A 'new breed of housing professionals' is needed if Northern Ireland is to shed its negative legacies such as segregated housing, according to a leading academic.
Delivering his inaugural lecture last night Paddy Gray, Professor of Housing at the University of Ulster said figures showed that over 90 per cent of our social housing is currently segregated.
“Today’s housing situation requires a new set of solutions instead of the governance arrangements that now exist,” he told an invited audience at the Belfast campus.
“A new breed of housing professionals is needed to shed the legacies of the past. They must bring innovative and imaginative policies which will create not only better housing conditions but secure and vibrant communities.
“They need to be equipped with skills in leadership, governance, private finance and dealing with social enterprise.
“And they must understand the connections between housing, employment, health (both mental and physical), education and welfare.
“The emergence of the Northern Ireland Housing Executive (NIHE) in 1971 and its dominance of housing provision and management over the following 40 years was important in tackling serious, unfit conditions and introducing fairer methods of allocating social housing.
“However we still have a situation where the housing of today is highly segregated and this must be addressed.”
Professor Gray’s lecture was entitled “A Century of Change: Housing Policy in Northern Ireland” and he began his historical journey by looking at the housing crisis today and the many challenges facing politicians and policy makers.
“We have a situation where 35 per cent of mortgages taken out since 2005 are in negative equity – the nearest regional equivalents in England are the North West and Yorkshire and Humberside at 15 per cent,” he explained.
“Average house prices have fallen almost 50 per cent since the peak of the housing boom and transaction rates are running at about one third.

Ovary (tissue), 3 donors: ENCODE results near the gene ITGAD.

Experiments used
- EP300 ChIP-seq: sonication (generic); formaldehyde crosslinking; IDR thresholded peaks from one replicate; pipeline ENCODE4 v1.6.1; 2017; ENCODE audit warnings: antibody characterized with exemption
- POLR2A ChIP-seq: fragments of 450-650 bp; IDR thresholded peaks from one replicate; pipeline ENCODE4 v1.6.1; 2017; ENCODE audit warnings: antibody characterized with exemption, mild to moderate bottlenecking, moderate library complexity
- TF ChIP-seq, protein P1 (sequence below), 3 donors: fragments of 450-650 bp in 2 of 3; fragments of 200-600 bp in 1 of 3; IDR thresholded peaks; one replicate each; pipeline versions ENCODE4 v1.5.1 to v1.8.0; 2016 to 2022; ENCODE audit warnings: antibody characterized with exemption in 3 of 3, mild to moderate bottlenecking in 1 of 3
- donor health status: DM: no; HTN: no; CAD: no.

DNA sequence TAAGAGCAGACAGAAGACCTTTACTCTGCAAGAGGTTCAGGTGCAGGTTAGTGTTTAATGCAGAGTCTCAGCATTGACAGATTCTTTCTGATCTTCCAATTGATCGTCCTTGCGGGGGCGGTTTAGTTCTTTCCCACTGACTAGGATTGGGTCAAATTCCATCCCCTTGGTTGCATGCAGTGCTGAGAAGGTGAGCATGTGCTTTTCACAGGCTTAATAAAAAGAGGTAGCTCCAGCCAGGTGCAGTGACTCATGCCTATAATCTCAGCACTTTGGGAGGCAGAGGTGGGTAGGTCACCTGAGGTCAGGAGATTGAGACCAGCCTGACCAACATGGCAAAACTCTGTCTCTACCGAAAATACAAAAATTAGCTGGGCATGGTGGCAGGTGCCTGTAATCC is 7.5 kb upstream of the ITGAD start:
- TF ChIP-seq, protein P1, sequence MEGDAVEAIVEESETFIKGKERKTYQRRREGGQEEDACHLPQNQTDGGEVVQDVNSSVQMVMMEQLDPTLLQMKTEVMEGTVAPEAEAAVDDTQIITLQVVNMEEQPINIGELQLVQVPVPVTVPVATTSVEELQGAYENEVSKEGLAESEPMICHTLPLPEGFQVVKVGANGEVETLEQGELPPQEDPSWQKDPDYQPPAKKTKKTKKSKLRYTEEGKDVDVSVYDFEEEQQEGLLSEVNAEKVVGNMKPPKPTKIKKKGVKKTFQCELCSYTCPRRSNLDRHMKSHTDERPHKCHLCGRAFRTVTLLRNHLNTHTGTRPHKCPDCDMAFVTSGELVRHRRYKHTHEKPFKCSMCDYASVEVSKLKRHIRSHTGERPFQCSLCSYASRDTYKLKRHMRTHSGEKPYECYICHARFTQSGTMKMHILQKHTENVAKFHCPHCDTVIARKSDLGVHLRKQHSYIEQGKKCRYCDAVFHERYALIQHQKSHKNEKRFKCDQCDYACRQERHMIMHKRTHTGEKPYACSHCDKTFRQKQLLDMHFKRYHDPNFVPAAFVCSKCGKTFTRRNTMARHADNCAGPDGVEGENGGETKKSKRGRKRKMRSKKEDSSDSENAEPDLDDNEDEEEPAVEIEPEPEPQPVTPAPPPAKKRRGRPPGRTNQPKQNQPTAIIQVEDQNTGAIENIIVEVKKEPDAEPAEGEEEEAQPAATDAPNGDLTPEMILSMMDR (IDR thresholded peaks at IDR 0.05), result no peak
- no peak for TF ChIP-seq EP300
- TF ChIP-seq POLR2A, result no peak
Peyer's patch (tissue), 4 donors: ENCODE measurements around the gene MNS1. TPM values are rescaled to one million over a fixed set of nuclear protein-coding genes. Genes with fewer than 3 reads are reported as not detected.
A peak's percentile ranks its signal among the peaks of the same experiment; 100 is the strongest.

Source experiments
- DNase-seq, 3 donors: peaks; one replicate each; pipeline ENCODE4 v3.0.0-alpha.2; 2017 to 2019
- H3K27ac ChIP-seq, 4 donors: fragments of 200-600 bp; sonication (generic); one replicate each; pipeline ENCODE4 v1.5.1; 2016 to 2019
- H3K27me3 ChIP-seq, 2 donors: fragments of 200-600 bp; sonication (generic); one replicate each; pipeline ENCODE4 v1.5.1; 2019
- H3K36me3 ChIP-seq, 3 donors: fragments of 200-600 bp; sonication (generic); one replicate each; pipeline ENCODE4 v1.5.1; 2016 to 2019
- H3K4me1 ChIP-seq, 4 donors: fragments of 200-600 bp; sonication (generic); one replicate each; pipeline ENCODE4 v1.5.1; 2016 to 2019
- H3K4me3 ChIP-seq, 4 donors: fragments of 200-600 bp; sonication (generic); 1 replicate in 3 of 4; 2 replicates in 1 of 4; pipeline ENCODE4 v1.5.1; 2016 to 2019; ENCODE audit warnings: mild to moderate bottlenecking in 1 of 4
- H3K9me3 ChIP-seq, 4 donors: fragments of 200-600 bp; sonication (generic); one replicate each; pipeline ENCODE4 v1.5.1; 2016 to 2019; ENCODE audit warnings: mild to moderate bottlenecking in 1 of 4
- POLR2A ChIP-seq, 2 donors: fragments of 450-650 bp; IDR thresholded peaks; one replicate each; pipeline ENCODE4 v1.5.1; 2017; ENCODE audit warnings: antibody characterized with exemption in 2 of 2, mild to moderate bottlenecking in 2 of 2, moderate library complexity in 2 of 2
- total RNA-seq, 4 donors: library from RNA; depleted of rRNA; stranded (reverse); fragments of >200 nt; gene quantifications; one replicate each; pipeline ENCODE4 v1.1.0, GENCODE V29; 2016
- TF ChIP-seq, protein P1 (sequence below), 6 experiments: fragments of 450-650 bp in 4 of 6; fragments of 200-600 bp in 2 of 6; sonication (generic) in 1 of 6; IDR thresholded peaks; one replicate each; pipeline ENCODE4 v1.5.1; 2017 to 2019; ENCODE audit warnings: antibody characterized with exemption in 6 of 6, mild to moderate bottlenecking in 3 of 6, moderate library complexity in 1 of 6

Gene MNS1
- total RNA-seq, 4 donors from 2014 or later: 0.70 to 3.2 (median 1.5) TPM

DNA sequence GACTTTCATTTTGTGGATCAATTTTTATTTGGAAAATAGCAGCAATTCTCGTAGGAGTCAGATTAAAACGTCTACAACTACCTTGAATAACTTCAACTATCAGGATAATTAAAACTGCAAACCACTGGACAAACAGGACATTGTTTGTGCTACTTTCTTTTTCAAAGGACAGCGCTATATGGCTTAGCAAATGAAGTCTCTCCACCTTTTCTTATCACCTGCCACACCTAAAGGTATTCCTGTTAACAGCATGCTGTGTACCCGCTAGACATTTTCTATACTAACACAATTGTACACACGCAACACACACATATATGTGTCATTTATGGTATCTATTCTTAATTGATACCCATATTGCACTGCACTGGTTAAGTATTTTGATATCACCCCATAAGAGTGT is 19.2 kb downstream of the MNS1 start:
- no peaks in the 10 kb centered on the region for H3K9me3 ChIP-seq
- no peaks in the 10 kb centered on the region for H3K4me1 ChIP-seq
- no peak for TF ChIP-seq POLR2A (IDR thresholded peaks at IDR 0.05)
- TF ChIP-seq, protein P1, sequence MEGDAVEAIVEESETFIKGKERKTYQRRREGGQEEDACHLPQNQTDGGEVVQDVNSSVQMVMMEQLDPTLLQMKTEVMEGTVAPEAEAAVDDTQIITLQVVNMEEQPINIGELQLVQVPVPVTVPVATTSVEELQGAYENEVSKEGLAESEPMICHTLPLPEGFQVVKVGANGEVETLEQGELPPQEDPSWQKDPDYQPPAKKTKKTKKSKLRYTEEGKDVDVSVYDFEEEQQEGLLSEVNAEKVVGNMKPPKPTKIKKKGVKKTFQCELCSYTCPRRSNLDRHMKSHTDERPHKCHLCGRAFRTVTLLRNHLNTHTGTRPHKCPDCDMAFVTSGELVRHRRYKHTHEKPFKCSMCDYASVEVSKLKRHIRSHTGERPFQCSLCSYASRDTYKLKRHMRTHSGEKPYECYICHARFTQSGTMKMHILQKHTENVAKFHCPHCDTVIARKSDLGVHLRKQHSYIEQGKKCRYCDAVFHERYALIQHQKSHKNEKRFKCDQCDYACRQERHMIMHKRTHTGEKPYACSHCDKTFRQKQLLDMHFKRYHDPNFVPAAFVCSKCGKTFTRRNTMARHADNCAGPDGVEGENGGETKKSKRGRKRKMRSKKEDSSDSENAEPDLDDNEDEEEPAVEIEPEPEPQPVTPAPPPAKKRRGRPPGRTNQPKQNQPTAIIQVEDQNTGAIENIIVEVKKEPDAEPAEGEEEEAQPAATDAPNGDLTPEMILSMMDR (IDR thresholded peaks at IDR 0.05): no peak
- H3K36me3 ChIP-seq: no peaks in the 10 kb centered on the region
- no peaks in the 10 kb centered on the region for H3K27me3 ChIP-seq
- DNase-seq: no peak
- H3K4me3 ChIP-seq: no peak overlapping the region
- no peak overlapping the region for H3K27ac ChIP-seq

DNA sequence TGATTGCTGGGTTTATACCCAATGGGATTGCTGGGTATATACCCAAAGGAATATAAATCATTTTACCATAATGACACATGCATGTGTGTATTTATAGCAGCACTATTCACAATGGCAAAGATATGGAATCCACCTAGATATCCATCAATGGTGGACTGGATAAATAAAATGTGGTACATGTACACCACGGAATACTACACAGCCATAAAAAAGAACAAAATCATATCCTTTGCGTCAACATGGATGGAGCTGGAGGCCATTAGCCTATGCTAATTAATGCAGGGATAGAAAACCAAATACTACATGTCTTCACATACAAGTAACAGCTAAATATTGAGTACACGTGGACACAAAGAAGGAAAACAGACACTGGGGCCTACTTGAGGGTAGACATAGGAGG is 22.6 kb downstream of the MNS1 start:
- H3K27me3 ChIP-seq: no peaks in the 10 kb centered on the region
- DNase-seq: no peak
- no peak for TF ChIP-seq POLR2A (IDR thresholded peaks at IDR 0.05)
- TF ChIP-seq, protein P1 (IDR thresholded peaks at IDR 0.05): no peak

“In the year 2011/12, 20,000 households declared themselves homeless – and 9,000 of these have been accepted as statutorily homeless.
“New housing construction, particularly in the private sector, has plummeted from 14,000 in 2006/07 to 4,500 in 2011/12. At the same time there is a growing backlog of repair and improvement that needs to be addressed.
“The cost of improving Northern Ireland’s social housing stock is approximately £1billion while the proportion of unfit houses has almost doubled from 2.4 per cent in 2009 to 4.6 per cent today, according to recent press sources.
“The NIHE budget has been cut from an annual £63m for stock improvement five years ago to £5m a year in the Executive’s current four-year programme.”
Professor Gray said owner occupiers were particularly at risk from the downturn in house prices and there was a possibility of disinvestment in the private rented sector.
“We need to do more to enable organisations to manage their housing assets more effectively and adopt different policies to meet local needs,” he continued.
“That could mean changing the rent management systems and access routes to social housing and the introduction of a more imaginative use of staff resources from the public and/or private sector.”
Professor Gray also spoke of how mechanisms to secure the adequate supply of new housing in high demand areas were inadequate